FIG. 1 is a schematic diagram of a prior art conventional process employing several reactors in a cascade arrangement.
FIG. 2 is a schematic diagram of one of the embodiments of the process of the present invention.
FIG. 3 is a schematic diagram of another embodiment of the instant process, where only two reactors are employed.DETAILED DESCRIPTION OF THE INVENTION
Any saturated or unsaturated halogenated hydrocarbon which can be dehydrohalogenated with aqueous alkali in the presence of a phase-transfer catalyst is a suitable starting material in the process of this invention. Particularly important are 1,2,3,4-tetrachlorobutane, 3,4-dichlorobutene-1, and 2,3,4-trichlorobutene-1. Other starting halogenated hydrocarbons include, for example, 2,3-dichlorobutane, 2-bromoethylbenzene, 1,2-dichloroethane, 1,2-dibromoethane, and chlorocyclohexane.
The description of the catalytic DCB dehydrochlorination processes of U.S. Pat. Nos. 3,981,937, 3,639,492, 3,639,493, and 3,876,716 is herein incorporated by reference. All manner of phase-transfer catalysts disclosed in the above patents are suitable in such a process, but the preferred catalysts are quaternary ammonium salts, especially quaternary ammonium chlorides, particularly those represented by the formula R.sup.1 R.sup.2 R.sup.3 R.sup.4 NCl in which each of R.sup.1, R.sup.2 and R.sup.3 independently is a C.sub.1 -C.sub.20 alkyl, a C.sub.2 -C.sub.20 alkenyl, or a C.sub.7 -C.sub.20 aralkyl, and R.sup.4 is a C.sub.6 -C.sub.20 alkyl or alkenyl, benzyl, or a (C.sub.6 -C.sub.20) alkyl- or alkenyl-substituted benzyl. Each of R.sup.1, R.sup.2, and R.sup.3 groups in these quaternary ammonium chlorides may also contain a hydroxyl or ether group in a position beta to the nitrogen atom. The amount of the quaternary ammonium compound is about 0.01-10% by weight of the starting halogenated hydrocarbon.
Other suitable phase-transfer catalysts include quaternary phosphonium salts and sulfonium salts having their respective formulas R.sup.1 R.sup.2 R.sup.3 R.sup.4 PX and R.sup.1 R.sup.2 R.sup.3 SX in which X is the anion, and R.sup.1, R.sup.2, R.sup.3, and R.sup.4 have the same meaning as above.
The alkali can be any alkali, such as sodium hydroxide, potassium hydroxide, or calcium hydroxide, but usually will be sodium hydroxide. The alkali normally will be used in slight excess, and the usual mole ratio of alkali to DCB will be approximately 1.001 to 1.3, but this ratio is not critical.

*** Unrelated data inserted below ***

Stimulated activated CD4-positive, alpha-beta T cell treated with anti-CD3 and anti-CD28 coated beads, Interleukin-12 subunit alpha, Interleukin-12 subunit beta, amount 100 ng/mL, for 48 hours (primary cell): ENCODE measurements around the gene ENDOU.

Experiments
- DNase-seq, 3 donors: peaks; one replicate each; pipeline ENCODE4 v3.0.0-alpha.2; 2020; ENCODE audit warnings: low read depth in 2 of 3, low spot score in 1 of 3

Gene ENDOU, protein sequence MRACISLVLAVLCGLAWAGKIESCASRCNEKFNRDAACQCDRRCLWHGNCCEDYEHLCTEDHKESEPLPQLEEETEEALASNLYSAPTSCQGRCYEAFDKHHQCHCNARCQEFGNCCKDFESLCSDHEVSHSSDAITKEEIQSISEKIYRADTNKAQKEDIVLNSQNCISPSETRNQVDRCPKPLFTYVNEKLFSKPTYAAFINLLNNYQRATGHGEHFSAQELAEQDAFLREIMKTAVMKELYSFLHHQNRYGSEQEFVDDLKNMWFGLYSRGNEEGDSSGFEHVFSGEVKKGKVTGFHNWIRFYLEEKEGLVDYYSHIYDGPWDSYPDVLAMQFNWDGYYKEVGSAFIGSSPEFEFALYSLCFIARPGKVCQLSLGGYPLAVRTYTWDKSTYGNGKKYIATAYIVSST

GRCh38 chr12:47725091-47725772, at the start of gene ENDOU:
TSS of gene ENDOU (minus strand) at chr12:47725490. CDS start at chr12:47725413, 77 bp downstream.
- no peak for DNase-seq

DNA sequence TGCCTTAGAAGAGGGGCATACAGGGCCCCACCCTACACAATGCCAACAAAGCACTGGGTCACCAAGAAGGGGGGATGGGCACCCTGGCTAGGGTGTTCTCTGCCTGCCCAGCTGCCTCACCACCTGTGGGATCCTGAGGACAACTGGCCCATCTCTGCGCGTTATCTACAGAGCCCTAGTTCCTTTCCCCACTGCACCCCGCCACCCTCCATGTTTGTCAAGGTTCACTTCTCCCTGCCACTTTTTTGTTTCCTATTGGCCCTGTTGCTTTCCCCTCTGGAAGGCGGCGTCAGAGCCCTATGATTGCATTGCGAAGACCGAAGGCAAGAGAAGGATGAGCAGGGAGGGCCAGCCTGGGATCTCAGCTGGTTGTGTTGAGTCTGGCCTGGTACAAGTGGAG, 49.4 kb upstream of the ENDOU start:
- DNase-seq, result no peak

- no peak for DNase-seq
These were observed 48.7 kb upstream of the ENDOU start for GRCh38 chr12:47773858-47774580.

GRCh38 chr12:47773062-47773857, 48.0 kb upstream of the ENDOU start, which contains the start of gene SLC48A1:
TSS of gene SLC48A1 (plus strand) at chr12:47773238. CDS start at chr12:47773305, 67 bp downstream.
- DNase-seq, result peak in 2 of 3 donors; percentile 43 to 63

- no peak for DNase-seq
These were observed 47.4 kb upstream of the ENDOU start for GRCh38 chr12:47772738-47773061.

Although the minimum number of reactors (stages) employed in the process of this invention is two, a larger number may be preferred. The reactors preferably are made of or lined with a corrosion-resistant material, such as, for example, nickel. They are provided with adequate heating and cooling means and with an agitating means.
The improved process of the present invention can be well understood by comparing FIGS. 2 and 3 with FIG. 1. In a conventional prior art process, represented by FIG. 1, the dehydrohalogenation is carried out in several stages, which are here shown as reactors R1, R2 and R3. A mixture of catalyst with the starting halogenated hydrocarbon is fed to R1 through line 1, and aqueous alkali is fed through line 2. The effluent from each stage is fed to the next stage, and the effluent from the last stage is separated into the organic phase and the aqueous phase in decanter D. The ethylenically unsaturated product is recovered from the organic phase removed through line 3, and waste brine is removed through line 4.
Referring now to FIG. 2, which illustrates one embodiment of the process of the present invention, a mixture of catalyst with the halogenated hydrocarbon, for example DCB, is fed through line 10 to the first stage, R1. Fresh aqueous alkali solution is fed to reactor R2 through line 20. The effluent from R2 is introduced to reactor R3, and the effluent from R3 is separated into phases in decanter D2. The ethylenically unsaturated product, for example, chloroprene, is recovered from the organic phase, which is removed through line 30, while the aqueous phase containing a mixture of sodium hydroxide and sodium chloride is fed through line 50 to the first stage. The effluent from R1 is separated in decanter D1 into the organic phase containing in the exemplary case a mixture of DCB and chloroprene and the aqueous phase, which is waste brine. The organic phase is fed through line 60 to stage R2, and waste brine is removed through line 40.